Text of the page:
The history of solitaire

Solitaire is an umbrella term for a range of games such as patience and Klondike which are all variations of one game. Some games use one deck of cards and some use more, all the variations have different rules and require different skills from the player.

The basic idea of solitaire, the type that most people initially learn to play, is to manipulate your cards in a certain manner. This manner is an arrangement that the player achieves by moving the cards from one place to another. There are various restrictions on this and the best way to learn has to be playing it.

One of the great things about solitaire is that there’s such an immense number of possible card combinations, it’s impossible to get bored of it. It’s a great game for exercising the mind as you’re forced to think one or more moves ahead. Many players are also trying their hand at more luck-based games such as casino and gambling ones. These have got more popular in recent years with plenty of games available to try at any time of the day.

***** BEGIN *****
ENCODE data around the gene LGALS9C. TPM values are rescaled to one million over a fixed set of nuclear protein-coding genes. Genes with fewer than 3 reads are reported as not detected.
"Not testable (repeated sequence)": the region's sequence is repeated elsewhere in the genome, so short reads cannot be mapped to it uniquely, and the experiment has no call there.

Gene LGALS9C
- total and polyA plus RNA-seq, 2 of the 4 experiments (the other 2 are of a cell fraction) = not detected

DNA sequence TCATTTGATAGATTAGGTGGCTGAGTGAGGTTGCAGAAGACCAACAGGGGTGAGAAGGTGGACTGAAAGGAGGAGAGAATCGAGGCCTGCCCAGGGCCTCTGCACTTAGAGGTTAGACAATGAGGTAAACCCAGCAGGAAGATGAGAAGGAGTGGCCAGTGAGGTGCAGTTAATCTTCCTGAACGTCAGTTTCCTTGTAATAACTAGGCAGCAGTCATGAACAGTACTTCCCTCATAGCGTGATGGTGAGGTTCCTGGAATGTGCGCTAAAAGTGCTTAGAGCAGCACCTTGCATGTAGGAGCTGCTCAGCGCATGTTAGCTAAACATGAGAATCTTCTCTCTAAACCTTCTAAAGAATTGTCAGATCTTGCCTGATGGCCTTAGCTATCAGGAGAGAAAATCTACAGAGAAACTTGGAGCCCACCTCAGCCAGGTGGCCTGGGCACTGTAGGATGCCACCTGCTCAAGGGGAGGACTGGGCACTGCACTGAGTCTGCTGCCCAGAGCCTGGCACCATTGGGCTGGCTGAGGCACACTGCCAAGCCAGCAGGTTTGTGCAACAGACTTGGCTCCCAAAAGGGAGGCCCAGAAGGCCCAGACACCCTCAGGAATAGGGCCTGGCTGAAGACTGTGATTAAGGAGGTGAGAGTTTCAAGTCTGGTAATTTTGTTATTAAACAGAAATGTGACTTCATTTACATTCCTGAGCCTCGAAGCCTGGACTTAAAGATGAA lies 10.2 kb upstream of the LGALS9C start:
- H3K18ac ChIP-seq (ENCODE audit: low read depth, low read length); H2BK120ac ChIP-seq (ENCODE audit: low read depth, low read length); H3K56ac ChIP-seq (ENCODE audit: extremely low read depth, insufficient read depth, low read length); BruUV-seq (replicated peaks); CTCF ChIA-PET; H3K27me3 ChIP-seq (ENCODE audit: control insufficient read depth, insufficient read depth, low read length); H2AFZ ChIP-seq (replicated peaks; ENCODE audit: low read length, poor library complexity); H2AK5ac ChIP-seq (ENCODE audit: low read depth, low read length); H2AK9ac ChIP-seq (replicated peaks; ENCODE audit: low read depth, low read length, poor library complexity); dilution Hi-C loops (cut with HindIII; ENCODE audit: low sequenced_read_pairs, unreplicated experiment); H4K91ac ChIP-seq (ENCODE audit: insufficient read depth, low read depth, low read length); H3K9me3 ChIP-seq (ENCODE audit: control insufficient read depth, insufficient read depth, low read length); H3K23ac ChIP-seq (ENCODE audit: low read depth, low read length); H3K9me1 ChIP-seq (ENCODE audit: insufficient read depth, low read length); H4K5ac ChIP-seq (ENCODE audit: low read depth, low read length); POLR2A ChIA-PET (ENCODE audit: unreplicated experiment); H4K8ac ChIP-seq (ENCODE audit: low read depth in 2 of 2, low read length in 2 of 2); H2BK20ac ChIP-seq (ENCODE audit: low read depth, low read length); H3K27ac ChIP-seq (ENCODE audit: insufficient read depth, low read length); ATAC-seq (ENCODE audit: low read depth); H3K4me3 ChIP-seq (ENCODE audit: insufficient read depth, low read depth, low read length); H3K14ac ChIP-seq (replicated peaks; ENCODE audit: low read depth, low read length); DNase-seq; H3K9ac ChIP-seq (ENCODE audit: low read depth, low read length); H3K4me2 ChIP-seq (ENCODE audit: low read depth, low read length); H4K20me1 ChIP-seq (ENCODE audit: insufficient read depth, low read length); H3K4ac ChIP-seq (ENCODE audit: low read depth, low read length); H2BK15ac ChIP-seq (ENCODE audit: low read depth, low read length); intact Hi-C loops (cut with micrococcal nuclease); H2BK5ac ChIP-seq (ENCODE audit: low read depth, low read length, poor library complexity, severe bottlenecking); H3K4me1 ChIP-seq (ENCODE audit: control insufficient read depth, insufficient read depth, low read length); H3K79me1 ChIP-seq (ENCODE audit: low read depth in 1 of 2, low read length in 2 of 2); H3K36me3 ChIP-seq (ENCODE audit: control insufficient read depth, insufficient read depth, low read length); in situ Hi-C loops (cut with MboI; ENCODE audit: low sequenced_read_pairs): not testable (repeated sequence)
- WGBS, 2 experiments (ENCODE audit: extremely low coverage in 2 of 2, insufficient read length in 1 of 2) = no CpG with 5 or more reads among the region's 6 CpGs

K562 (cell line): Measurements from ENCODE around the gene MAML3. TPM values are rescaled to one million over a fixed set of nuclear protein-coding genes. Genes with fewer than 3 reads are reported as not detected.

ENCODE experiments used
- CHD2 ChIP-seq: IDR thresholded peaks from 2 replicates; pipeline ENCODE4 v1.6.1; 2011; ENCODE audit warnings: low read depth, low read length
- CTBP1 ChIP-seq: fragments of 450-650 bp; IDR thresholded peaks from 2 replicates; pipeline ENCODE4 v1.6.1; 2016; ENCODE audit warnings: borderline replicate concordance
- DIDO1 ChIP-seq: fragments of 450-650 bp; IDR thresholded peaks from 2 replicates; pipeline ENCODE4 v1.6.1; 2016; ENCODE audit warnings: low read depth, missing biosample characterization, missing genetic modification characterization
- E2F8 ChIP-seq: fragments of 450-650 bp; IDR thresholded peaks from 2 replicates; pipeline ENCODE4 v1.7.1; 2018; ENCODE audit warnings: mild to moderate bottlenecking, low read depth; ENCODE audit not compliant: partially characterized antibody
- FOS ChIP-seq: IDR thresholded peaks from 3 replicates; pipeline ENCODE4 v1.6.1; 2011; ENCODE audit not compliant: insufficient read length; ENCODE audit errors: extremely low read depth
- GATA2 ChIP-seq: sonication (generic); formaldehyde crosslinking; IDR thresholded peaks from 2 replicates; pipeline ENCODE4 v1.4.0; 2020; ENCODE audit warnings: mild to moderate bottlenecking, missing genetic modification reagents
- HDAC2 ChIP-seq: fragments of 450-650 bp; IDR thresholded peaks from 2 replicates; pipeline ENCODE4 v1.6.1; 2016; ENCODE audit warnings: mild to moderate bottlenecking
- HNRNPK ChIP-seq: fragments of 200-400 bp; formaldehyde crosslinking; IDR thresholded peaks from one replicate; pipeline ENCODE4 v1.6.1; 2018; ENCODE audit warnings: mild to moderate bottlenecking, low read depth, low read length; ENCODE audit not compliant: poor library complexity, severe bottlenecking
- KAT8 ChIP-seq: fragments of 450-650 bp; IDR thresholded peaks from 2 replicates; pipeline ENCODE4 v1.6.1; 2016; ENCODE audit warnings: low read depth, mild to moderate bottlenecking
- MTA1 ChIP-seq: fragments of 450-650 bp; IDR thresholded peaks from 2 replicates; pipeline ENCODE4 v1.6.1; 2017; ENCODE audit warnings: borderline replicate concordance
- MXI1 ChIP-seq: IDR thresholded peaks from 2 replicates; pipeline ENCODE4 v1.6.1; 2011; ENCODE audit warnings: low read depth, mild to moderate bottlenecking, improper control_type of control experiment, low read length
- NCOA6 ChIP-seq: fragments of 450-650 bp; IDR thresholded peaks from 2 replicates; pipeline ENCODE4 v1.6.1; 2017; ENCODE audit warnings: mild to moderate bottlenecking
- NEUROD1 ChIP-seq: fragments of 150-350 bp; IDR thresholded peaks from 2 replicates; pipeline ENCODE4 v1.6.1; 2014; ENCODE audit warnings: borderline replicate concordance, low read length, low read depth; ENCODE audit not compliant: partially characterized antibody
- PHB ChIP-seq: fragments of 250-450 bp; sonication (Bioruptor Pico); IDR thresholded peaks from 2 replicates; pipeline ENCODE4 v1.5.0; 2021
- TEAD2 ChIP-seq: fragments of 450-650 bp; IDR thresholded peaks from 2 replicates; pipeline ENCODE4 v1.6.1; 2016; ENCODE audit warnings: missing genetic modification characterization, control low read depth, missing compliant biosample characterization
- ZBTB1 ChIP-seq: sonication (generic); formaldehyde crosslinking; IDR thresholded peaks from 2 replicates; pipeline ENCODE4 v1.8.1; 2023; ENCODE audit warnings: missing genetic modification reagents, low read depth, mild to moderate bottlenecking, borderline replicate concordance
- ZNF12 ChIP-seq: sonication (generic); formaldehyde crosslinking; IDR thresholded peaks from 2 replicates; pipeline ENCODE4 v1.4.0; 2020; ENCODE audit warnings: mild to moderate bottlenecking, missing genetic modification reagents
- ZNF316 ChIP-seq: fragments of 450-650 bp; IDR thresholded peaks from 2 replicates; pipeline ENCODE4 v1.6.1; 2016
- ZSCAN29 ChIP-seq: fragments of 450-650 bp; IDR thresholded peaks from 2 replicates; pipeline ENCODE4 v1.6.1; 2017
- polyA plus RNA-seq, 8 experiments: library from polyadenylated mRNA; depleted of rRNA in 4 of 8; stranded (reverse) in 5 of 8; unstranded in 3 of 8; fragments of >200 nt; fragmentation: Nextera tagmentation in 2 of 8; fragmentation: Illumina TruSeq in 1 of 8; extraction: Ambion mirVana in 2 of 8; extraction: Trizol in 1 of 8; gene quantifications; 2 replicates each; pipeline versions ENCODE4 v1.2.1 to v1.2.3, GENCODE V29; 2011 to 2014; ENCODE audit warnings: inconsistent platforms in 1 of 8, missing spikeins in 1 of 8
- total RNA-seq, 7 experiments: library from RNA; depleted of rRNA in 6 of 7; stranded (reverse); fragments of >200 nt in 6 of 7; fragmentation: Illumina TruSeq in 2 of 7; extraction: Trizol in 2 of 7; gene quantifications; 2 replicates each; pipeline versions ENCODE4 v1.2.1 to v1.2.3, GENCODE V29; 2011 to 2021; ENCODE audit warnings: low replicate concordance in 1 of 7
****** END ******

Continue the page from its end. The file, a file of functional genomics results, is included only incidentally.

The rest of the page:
Solitaire has been around for a pretty long time. It is thought that it was originally conceived in Germany or a Scandinavian country, however no one is entirely sure about this. In the 19th Century the French really took to it and it became a very popular game in the country. At the end of the century, America and England cottoned on and also got hooked on the game.

The first time the game was actually recorded was all the way back in 1783, and it was in a German game anthology, known as Das neue K├Ânigliche L’Hombre-Spiel.

Solitaire fans may interested to know that it is thought that during his time in exile Napoleon played patience. However some reports suggest otherwise, that he played Whist or Vingt-Un and Piquet instead. Either way a number of games have been named after him, such as Napoleon at St. Helena and Napoleon’s Square.